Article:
News

The department is delighted to announce the creation of the Nicholas C. Angelotti Undergraduate Research Fund in Analytical Chemistry. The fund, which will provide summer stipends for undergraduate researchers, was formally launched in April with a visit by the family of Nicholas Angelotti.  Included was a lecture by Nicholas’ son, Tim Angelotti, who graduated from Notre Dame in 1985 with a degree in chemistry and is currently an associate professor at the Stanford School of Medicine. The lecture, "Molecular Pharmacology: A biochemical analysis of receptor and ion channel function," described Tim’s work towards defining the molecular basis for receptor specificity with the goal of informing drug design.  Tim’s brother David, a 1985 Notre Dame graduate with a B.S. in engineering, followed the lecture with a few words about his father. Nicholas Angelotti graduated from Notre Dame in 1950 with a bachelor's degree in chemistry, earned a graduate degree at Case Institute of Technology and worked as an analytical chemist for 42 years at Dow Corning Corporation. In addition to Tim and David, Nicholas’ wife Mary Lou, son Steve, and daughter Linda also shared in the day’s events.  Their generosity is most appreciated.  The inaugural recipient of the award is Revathi Kollipara, a senior chemistry major working in the laboratory of Marya Lieberman.

            The department also hosted a gathering of invited chemistry and biochemistry graduate student alumni before the Navy game in late October of 2011.  Fifteen alumni spanning the 1960’s through the 2000’s participated in a pilot focus group for the purpose of identifying ways in which the department can better engage its graduate alumni.  The impetus for this exercise was sourced in the recognition that the graduate experience at Notre Dame differs significantly from the undergraduate one and that graduate alumni probably have stronger ties to their graduating department than do undergraduates, whose allegiance tends to lie with the University as a whole.  Our department was selected for this exploratory study as it boasts one of the largest graduate populations in the University.  Results and a refined model of graduate alumni engagement will be shared with other departments.  If you have thoughts on how the department might better involve it’s former graduate students, please drop a note to Sean Kassen, academic advancement program director for the College of Science.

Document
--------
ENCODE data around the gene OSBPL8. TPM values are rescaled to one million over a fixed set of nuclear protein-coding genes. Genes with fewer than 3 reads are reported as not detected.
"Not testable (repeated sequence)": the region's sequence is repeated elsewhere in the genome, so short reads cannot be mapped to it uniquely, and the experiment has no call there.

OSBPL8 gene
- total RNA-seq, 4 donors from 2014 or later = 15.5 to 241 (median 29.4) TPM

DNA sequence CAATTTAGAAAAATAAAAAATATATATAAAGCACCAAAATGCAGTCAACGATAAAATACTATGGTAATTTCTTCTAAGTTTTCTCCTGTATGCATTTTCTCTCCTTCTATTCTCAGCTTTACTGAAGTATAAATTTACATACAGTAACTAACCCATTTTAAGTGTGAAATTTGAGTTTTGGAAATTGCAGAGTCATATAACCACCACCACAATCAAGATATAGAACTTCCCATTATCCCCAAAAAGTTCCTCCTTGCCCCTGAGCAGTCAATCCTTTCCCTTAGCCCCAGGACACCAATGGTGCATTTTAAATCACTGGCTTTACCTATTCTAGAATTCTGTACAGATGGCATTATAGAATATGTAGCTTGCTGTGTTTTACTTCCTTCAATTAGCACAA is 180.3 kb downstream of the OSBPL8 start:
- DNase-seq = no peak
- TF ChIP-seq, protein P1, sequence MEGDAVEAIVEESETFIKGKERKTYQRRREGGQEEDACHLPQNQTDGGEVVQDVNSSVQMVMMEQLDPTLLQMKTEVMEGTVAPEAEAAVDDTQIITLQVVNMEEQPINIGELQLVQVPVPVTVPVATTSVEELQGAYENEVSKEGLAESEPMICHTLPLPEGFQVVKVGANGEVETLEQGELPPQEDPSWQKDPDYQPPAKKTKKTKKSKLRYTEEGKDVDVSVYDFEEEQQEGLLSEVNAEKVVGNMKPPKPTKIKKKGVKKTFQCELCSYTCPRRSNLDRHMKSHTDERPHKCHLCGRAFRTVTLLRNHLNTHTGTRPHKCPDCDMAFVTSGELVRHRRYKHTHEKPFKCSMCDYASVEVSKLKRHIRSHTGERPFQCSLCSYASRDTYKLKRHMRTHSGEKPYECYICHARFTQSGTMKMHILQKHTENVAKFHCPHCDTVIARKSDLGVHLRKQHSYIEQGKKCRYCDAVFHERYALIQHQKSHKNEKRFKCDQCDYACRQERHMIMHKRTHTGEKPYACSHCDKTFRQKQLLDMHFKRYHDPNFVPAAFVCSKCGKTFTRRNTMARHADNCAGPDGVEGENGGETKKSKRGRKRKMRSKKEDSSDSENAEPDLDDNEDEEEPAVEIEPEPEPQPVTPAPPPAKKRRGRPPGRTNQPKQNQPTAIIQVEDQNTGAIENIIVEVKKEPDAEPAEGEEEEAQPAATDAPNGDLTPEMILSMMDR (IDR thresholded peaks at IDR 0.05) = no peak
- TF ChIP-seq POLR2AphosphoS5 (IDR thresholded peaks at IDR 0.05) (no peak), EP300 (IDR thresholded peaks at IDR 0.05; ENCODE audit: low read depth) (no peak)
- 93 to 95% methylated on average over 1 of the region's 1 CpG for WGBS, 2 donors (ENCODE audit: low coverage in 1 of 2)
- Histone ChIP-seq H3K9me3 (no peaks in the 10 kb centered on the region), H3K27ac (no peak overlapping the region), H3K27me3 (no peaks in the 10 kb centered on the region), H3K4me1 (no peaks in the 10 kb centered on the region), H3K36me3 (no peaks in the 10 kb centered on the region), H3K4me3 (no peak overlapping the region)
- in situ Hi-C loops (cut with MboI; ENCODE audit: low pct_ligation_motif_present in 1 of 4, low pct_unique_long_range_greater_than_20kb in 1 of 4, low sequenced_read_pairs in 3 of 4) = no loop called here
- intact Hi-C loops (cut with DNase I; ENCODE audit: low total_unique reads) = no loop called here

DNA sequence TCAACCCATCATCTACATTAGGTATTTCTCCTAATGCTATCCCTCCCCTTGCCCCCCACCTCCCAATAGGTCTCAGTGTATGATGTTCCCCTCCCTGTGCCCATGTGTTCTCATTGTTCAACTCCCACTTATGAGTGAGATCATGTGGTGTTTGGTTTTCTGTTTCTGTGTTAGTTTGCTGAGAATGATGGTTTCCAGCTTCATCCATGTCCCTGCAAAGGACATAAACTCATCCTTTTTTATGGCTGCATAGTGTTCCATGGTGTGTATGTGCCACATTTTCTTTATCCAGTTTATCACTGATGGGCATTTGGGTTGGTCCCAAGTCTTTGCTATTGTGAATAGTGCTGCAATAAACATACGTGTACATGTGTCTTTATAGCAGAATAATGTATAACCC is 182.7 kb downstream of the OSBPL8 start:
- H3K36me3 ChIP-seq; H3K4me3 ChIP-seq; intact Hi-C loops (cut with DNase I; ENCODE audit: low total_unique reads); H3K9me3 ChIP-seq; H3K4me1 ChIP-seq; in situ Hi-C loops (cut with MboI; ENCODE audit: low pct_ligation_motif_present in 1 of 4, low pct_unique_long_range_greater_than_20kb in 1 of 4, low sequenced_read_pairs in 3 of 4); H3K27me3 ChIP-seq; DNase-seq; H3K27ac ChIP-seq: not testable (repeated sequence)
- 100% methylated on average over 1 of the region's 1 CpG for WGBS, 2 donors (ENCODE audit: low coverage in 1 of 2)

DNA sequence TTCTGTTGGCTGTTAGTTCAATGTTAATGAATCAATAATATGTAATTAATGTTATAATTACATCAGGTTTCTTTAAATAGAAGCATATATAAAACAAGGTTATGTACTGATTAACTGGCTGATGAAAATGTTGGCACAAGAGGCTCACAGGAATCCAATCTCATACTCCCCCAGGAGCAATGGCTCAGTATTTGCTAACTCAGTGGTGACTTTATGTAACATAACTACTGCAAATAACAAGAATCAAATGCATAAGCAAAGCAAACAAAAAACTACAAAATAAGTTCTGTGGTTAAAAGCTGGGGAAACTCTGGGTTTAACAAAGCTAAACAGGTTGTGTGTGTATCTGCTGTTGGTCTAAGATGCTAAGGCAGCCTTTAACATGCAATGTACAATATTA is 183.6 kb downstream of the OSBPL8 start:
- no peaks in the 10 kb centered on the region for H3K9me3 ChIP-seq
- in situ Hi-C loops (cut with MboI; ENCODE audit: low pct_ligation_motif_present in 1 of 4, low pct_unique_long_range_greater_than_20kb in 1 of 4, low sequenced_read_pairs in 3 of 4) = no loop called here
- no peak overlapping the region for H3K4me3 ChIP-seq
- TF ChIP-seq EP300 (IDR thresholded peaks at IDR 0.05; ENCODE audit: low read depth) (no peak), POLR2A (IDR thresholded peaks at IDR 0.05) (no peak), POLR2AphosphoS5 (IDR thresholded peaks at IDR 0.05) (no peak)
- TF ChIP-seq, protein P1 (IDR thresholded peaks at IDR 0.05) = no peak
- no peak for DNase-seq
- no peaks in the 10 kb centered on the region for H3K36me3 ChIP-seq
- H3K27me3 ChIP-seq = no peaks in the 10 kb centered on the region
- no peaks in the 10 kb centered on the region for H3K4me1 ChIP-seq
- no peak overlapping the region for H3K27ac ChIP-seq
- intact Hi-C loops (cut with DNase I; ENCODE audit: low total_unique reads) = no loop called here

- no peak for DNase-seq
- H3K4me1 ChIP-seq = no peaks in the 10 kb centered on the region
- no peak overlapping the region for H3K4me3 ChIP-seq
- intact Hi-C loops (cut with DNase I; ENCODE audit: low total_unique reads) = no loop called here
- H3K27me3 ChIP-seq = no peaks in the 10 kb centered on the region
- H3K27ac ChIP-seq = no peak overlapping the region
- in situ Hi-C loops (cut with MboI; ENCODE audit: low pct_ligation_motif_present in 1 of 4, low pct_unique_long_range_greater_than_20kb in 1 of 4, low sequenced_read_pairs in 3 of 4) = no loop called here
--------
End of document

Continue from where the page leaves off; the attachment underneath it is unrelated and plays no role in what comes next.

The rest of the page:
Nuclear physics professor receives AAS Laboratory Astrophysics Prize

Author: Cliff Djajapranata

Michael Wiescher

Every year, the American Astronomical Society (AAS) Laboratory Astrophysics Division awards a prize to an individual who has made significant contributions to laboratory astrophysics over the course of his or her career. The 2018 award went to Michael Wiescher, the Freimann Professor of Physics. He was recognized for his significant contributions to the experimental foundation of nuclear astrophysics, as well as his research that closes the gap between experiment and theory in the field.     

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NDnano announces new center director

Author: Brandi Klingerman

Seabaugh 250

Alan Seabaugh, Frank M. Freimann Professor of Electrical Engineering, has been named the director of the University of Notre Dame’s Center for Nano Science and Technology (NDnano). As the new director, he will lead a center that supports more than seventy NDnano-affiliated faculty members from across nine departments in the Colleges of Engineering and Science to grow the scale and stature of the University’s nanotechnology research efforts.

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Notre Dame continues its commitment to sustainability

Author: Donnetta McClellan

Main Building

A key component of the University’s Comprehensive Sustainability Strategy includes reducing its carbon dioxide emissions in part through increasing its use of renewable and recoverable energy sources. A new energy plant, located in the small wooded area northeast of campus, will help do that.

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Physicist awarded $1.4M to continue work at CERN

Author: Deanna Csomo McCool

Mitch Wayne 250

University of Notre Dame physicist Mitchell Wayne was awarded $1.4 million for continued work on the Phase I upgrade of the Compact Muon Solenoid Detector at the Large Hadron Collider at European Organization for Nuclear Research (CERN).

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Astrophysicist Beers collaborates on article about formation of heaviest elements in universe

Author: Deanna McCool

Timothybeers 250

Notre Dame Chair in Astrophysics Timothy C. Beers collaborated with Anna Frebel, associate professor of physics at the Massachusetts Institute of Technology, on a review article about the formation of the heaviest elements in the universe. The article, about the cosmic origins of the rapid neutron-capture process (the r-process), was published Jan. 2, 2018, in Physics Today.

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